Is It Real?

TV review by
Emily Ashby, Common Sense Media
Is It Real? TV Poster Image
How do legends stand up to science? Tweens+.

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A lot or a little?

The parents' guide to what's in this TV show.

Positive Messages

The series offers a look at how recent advances in science can help prove or disprove longtime legends. Kids may take an increased interest in the sciences after seeing them put to such practical use.

Violence
Sex
Language

Mild language, depending on the show's topic. One episode includes infrequent mentions of killing a Sasquatch, including terms like "bagging one."

Consumerism
Drinking, Drugs & Smoking

What parents need to know

Parents need to know that this documentary series takes on longtime legends, tackling some topics -- like ghosts and UFOs -- that might be frightening for the littlest viewers. Youngsters may also be upset by depictions of legendary creatures or alien sketches, as well as the uncertainty of their possible existence. But kids who like this kind of thing will probably be fascinated as scientific experts discuss how they use various disciplines to analyze physical evidence and self-proclaimed witnesses offer first-hand accounts of paranormal experiences. A final caveat: Before tuning in, even gung-ho kids might need some explanation of what makes (and fuels) legends, as well as some background on each episode's topic.

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What's the story?

Scientific experts, eyewitnesses, and believers on both sides of the fence discuss evidence in age-old mysteries that continue to garner speculation today in IS IT REAL? The show takes on cultural and scientific legends like crop circles, vampires, ghosts, Bigfoot, and the lost city of Atlantis. Forensic experts, statisticians, and even psychic investigators offer scientific evidence to both support and discredit the legends, while eyewitnesses weigh in with their own fascinating stories.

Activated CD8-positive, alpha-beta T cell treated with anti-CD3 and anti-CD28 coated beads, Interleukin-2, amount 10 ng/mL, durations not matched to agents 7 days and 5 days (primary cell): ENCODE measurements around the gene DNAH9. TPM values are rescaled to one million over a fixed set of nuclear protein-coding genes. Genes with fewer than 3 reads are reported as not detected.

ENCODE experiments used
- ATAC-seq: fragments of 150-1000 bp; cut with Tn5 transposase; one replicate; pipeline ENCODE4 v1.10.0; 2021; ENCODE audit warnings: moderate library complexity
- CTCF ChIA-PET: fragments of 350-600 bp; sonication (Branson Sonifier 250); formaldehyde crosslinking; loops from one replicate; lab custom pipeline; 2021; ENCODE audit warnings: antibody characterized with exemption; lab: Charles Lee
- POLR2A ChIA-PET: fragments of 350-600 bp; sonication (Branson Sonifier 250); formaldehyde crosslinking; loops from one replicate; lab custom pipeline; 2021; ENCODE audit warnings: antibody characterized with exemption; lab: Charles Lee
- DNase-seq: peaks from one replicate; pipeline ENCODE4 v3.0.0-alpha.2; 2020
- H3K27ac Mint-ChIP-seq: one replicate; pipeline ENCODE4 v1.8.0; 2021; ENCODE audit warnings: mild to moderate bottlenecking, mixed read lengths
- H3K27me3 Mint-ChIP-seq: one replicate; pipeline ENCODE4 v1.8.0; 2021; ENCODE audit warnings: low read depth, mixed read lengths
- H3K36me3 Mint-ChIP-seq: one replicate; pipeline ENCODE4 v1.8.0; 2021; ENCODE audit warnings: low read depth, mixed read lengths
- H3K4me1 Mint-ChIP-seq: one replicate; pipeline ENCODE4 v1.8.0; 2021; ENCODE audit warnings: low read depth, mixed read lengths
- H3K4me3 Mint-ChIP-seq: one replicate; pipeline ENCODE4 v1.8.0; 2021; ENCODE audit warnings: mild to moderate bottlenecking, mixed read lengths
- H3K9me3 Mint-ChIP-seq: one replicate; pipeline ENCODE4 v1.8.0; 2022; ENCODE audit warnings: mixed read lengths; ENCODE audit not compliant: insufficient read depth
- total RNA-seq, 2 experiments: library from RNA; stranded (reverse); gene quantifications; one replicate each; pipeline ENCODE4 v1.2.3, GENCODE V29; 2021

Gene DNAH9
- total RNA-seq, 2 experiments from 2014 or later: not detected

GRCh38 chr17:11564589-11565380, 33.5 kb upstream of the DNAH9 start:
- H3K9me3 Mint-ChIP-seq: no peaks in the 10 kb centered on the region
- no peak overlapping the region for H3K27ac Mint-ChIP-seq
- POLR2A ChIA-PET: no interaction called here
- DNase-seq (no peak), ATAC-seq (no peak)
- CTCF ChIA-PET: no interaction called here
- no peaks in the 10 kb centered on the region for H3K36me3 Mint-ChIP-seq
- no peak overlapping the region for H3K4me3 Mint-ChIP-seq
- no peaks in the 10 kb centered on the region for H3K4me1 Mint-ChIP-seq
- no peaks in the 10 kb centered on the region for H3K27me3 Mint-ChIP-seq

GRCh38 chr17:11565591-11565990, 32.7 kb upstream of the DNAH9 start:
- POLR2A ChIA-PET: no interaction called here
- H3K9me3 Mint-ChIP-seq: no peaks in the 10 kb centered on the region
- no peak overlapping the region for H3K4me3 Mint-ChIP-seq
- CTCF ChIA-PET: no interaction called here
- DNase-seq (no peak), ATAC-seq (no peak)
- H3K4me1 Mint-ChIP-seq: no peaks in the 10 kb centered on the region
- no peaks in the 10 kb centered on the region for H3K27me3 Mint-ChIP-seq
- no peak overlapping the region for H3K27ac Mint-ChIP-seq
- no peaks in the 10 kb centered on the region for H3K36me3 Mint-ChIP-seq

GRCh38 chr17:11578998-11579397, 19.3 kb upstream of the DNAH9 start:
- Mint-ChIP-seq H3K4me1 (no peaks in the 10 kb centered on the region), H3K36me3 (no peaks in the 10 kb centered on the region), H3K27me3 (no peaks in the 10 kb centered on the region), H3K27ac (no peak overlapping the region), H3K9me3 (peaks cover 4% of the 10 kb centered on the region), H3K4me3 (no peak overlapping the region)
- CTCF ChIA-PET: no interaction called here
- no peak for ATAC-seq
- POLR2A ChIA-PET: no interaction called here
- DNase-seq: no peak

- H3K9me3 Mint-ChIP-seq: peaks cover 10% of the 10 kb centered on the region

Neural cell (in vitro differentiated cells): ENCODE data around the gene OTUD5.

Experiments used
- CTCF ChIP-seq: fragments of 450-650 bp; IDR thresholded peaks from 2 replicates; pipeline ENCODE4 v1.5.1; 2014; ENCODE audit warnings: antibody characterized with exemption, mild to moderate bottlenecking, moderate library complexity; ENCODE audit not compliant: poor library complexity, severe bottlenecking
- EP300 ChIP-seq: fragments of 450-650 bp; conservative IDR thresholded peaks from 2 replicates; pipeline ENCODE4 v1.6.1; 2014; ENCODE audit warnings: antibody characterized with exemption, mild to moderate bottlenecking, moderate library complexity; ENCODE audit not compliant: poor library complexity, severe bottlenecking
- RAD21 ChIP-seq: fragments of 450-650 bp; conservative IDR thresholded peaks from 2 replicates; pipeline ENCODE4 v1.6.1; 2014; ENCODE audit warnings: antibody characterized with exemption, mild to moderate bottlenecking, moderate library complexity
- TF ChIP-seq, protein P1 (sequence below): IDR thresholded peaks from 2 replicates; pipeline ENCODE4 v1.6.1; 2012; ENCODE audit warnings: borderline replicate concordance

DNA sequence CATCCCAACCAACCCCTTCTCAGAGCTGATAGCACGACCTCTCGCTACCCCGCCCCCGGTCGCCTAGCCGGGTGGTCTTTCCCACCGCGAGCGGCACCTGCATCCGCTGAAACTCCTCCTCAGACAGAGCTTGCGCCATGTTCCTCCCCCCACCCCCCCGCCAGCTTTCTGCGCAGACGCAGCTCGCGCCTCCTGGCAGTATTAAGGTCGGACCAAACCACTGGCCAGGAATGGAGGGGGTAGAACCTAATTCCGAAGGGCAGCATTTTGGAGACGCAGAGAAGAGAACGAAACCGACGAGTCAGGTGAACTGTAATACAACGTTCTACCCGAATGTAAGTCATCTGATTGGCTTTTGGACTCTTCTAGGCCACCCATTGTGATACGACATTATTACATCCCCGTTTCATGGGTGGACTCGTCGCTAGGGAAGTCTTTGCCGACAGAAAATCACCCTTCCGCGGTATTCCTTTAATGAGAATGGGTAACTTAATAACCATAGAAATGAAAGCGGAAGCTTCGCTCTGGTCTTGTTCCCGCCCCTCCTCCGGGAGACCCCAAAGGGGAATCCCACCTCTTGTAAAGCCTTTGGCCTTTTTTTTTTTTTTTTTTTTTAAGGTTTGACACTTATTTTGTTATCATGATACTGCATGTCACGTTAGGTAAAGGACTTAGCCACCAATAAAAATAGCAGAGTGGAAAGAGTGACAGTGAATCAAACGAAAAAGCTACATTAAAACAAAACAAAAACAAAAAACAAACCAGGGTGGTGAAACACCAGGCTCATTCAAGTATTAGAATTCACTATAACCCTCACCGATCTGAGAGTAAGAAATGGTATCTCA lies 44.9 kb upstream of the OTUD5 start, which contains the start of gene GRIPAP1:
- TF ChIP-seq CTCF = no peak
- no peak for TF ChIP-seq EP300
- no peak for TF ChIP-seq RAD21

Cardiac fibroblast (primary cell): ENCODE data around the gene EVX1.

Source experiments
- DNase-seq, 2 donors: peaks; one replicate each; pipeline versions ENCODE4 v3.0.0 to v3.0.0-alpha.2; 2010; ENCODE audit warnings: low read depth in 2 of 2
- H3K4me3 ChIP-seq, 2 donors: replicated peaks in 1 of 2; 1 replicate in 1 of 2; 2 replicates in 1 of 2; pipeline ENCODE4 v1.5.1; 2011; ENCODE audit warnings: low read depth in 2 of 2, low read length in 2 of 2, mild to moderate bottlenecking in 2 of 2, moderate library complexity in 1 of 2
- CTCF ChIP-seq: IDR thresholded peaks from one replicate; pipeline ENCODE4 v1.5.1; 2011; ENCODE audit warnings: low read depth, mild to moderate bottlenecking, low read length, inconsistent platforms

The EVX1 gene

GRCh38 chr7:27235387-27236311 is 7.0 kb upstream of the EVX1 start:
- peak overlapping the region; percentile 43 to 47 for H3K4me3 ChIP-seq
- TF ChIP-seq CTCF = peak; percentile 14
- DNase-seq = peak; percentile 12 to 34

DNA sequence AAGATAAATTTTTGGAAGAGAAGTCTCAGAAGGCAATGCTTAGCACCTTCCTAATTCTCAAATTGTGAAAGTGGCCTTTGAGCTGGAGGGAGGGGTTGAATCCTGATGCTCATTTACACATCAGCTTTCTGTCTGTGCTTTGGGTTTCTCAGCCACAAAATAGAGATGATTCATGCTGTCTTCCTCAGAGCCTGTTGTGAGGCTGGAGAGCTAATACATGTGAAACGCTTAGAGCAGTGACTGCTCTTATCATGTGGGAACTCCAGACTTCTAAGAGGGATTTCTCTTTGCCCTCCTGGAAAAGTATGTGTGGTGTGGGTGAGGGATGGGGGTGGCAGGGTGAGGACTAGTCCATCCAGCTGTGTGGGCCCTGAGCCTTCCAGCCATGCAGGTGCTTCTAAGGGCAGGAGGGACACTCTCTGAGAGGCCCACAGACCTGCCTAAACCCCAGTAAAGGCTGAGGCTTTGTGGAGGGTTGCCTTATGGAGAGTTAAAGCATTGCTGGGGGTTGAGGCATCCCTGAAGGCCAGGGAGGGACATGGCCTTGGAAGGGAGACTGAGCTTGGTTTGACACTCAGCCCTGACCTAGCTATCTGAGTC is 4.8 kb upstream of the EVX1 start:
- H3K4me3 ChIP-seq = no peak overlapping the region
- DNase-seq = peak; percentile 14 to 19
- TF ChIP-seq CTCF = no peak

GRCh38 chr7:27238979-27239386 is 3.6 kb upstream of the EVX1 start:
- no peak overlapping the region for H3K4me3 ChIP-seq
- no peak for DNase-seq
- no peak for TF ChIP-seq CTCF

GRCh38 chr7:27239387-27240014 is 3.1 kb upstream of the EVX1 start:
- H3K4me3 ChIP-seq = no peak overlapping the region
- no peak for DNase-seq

Is it any good?

While the series never arrives at cut-and-dried answers to these legendary quandaries, the process by which the scientists arrive at their individual conclusions offers an intriguing look at practical science. For example, in an episode dedicated to Bigfoot, a fingerprint expert discovered that one mysterious footprint contained friction ridges much like the lines that make up humans' fingerprints, leading him to believe that a hoax with such fine detail was unlikely. However, a primate expert disagreed, showing that through a simple process of making a print of his own foot in silicone and soaking it in paint thinner, he could stretch it to a much larger size while maintaining its general appearance.

The show's combination of enticing mystery, persuasive evidence (both for and against the stories' truth), and first-hand accounts makes for well-balanced, captivating entertainment. But inquiring minds beware -- you won't find any clear-cut answers to these age-old questions here. In the end, you're left with your own opinions and the pieces of evidence that resonate with you. Both intriguing and a great example of science in action, Is It Real? is an excellent choice for family TV viewing -- provided that your kids are old enough to separate reality from conjecture. Even then, you may find yourself explaining what's science and what's supposition.

Talk to your kids about ...

  • Families can talk about legends and folklore. How do stories go from being harmless entertainment to becoming larger than life? Why would people take actions (like faking evidence) to keep stories like these alive? What evidence about each mystery do you find most credible? Least credible? Families can also discuss which of the legends they personally believe in, if any. What are some other legends you've heard?

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